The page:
Straight from the Vines: Pablo Martorell, Head Winemaker
Pablo Martorell, Head Winemaker
Pablo Martorell, born and raised in Tunuyan, also home to The Vines of Mendoza´s vineyard, has spent the majority of his life surrounded by wine, and was introduced to it by his grandfather when he was just a toddler. Pablo is our Head Winemaker, making 300 different wines per year for our 176 vineyard owners from around the world. He wears many hats in the winery, managing winemaking, scheduling bottlings, racking barrels, walking the vineyards and helping owners develop their winemaking plans, not to mention the logistics of creating 300 wines per year over several vintages.
We spent a few minutes with Pablo recently to get his thoughts on what comprises a good wine and growing up in the Uco Valley.
TVOM: When did you first start your relationship with wine? What led you to work in wine?
PM: I think I was born to be a winemaker. My relationship with wine started from the influence of my grandfather Eugenio, when I was very young. He had a small vineyard and artisanal winery where he produced Malbec and Malbec Rosé. He taught me how to correctly taste grapes in the vineyard, walking through the rows every day, and that remains a key part of my daily practice.
TVOM: What is the best wine region in the world in your opinion?
PM: Vista Flores of course! But beyond Argentina, my favorite wines are from Bourdeaux, St. Emilion (Pomerol), and Montalcino (Tuscany). Bourdeaux and St. Emilion are special to me because they showed me the limitless romance and happiness that wine brings during my harvests spent working there. Plus they are producing such great quality wines! Montalcino is special to me because that is where my family comes from.
TVOM: How do you feel when you open a bottle of wine?
PM: Excited, nervous, and thinking about how I can make the wine better. I´m very critical of my own wines, looking for any possible defects. It´s a bit more fun to taste a friend´s wine, as I´m more curious than critical.
TVOM: Which of our private vineyard owner wines do you find the most interesting?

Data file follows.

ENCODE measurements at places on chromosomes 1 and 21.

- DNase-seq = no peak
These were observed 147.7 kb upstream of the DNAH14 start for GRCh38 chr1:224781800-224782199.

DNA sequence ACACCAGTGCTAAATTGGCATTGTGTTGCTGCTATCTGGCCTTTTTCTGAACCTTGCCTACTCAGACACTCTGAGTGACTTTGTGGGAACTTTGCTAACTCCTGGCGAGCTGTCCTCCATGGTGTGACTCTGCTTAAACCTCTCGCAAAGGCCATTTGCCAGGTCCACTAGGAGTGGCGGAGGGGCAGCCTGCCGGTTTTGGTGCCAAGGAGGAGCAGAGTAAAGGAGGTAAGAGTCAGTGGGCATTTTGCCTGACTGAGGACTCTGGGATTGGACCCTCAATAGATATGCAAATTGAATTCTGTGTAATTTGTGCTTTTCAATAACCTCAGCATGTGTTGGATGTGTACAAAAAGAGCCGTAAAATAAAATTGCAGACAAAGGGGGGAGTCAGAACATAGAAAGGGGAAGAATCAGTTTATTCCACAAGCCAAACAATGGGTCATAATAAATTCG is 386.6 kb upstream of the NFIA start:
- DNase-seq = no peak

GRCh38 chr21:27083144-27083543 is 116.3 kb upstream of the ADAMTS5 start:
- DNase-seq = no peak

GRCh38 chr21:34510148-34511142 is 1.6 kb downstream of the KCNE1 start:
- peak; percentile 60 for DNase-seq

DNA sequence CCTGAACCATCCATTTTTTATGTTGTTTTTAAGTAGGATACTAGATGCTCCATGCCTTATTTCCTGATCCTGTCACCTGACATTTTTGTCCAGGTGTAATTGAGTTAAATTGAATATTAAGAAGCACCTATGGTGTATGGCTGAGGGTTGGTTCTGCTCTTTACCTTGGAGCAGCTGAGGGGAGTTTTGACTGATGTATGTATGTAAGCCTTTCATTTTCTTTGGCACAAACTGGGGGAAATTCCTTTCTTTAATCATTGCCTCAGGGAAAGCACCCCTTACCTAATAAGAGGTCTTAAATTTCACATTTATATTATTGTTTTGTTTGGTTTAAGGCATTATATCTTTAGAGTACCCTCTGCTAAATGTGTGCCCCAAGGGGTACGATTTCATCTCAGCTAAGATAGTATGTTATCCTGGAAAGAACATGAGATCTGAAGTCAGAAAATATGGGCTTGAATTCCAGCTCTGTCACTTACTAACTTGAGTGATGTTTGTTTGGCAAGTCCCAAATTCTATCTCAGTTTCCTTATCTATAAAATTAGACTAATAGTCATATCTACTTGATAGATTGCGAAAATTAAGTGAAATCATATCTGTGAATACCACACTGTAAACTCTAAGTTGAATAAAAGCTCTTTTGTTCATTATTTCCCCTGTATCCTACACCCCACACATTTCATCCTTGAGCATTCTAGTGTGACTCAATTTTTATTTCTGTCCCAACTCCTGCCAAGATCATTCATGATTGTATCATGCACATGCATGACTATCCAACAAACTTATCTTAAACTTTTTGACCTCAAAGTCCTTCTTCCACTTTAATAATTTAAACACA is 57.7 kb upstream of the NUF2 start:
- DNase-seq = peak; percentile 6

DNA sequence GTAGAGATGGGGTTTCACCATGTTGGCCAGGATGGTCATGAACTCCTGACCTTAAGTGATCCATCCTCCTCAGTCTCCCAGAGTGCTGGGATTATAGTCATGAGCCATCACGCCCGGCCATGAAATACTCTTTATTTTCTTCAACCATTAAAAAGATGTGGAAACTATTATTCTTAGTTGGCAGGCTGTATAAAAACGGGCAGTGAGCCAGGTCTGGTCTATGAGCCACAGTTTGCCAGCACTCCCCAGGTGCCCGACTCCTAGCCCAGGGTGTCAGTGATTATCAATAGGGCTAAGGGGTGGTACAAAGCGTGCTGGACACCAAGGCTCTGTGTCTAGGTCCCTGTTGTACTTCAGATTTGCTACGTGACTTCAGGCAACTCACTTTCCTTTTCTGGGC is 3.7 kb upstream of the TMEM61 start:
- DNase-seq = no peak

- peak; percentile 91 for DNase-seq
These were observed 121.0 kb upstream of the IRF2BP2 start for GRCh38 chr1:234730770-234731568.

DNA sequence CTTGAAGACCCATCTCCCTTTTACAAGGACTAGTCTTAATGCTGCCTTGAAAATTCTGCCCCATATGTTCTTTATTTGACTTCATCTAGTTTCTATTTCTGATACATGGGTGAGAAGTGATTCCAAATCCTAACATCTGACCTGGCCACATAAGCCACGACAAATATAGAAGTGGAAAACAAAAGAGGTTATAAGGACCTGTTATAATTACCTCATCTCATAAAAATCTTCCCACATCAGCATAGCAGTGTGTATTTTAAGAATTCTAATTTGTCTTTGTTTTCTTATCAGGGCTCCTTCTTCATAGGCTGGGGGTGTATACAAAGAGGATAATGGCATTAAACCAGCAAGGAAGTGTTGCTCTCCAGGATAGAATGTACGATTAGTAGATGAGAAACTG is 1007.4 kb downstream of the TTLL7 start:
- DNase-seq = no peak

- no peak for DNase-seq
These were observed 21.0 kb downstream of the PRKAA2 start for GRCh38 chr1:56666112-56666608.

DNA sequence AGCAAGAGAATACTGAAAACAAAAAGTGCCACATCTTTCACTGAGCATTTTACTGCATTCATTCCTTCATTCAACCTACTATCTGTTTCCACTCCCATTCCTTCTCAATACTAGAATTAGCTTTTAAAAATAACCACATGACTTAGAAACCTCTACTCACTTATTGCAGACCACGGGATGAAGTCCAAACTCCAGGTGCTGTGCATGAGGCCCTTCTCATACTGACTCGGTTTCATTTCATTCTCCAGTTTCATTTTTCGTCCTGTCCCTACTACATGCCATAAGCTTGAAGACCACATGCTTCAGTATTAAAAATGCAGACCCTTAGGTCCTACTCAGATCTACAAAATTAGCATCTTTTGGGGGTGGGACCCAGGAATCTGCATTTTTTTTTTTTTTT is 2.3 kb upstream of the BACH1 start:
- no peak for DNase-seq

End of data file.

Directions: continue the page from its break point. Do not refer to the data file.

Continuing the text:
PM: I like Andrico, from our New York vineyard owner Rich Saperstein, and Caprice, from our Seattle-based owners Mike and Caprice Brochu, quite a bit. They are wines with a lot of body and elegance, and the fruit expression is superb. The owners are also very involved every step of the way, which is fun for me. The other types of wines I like seem to be a bit crazy. Our CEO´s Zinfandel and Angelota, Dario Rosenzvit´s Grenache, and our blend of Marsanne, Rousanne, and Viognier.
TVOM: How do private vineyard owner wines differ from each other?
PM: There are hundreds of decisions that go into making a wine -- so we work with our owners to educate them and help them make as many decisions as they like. Although the terroir is relatively homogenous, the wines show remarkable variety and breadth, reflecting the personality and desires of each owner. Every owner has their own personal microclimate. In addition, our winery was created to make unique wines and encourage owner creativity, rather than wines that have a uniform style.
TVOM: What does The Vines´motto -- Nada Es Imposible -- mean to you?
PM: It defines The Vines. It might also mean that we´re crazy, but in a good way. We started using this phrase as a company when we built our winery in a very short timeframe - that is why we have it written prominently on our wall. It also refers to our accomplishment of making 300 different wines per year while the average winery makes less than ten.
TVOM: What activity should everyone visiting the resort be sure to do?
PM: See sunrise in the mountains, watch the sunset in the mountains while enjoying a glass (or bottle) of wine, or, if they are feeling adventurous, take a hike in Chorros de la Vieja to see a beautiful waterfall in the Andes.
TVOM: What is something about you that no one knows?
PM: I´m a professor of enology (winemaking) at the Instituto de Educación Superior in Uco Valley. It has been a great recruiting opportunity for us and many of our employees in the winery have been, or are currently, my students. Also, not many people know that I love microbiology. It´s an opportunity to analyze, on a granular level, how to make the best and most unique wine possible.
TVOM: Who, alive or dead, would you share your dream dinner with? What would you eat and who would prepare it?
PM: It would be an honor to share an asado prepared by Francis Mallmann in the Andes with Father Francisco Oreglia, a priest who introduced the first books of enology in Argentina. He was one of the most influential pioneers of Argentine winemaking.
TVOM: What wine would you recommend to our US friends celebrating Thanksgiving tomorrow?
PM: Zorzal Eggo Filiso Pinot Noir 2014 from Gualtallary - a perfect turkey pairing.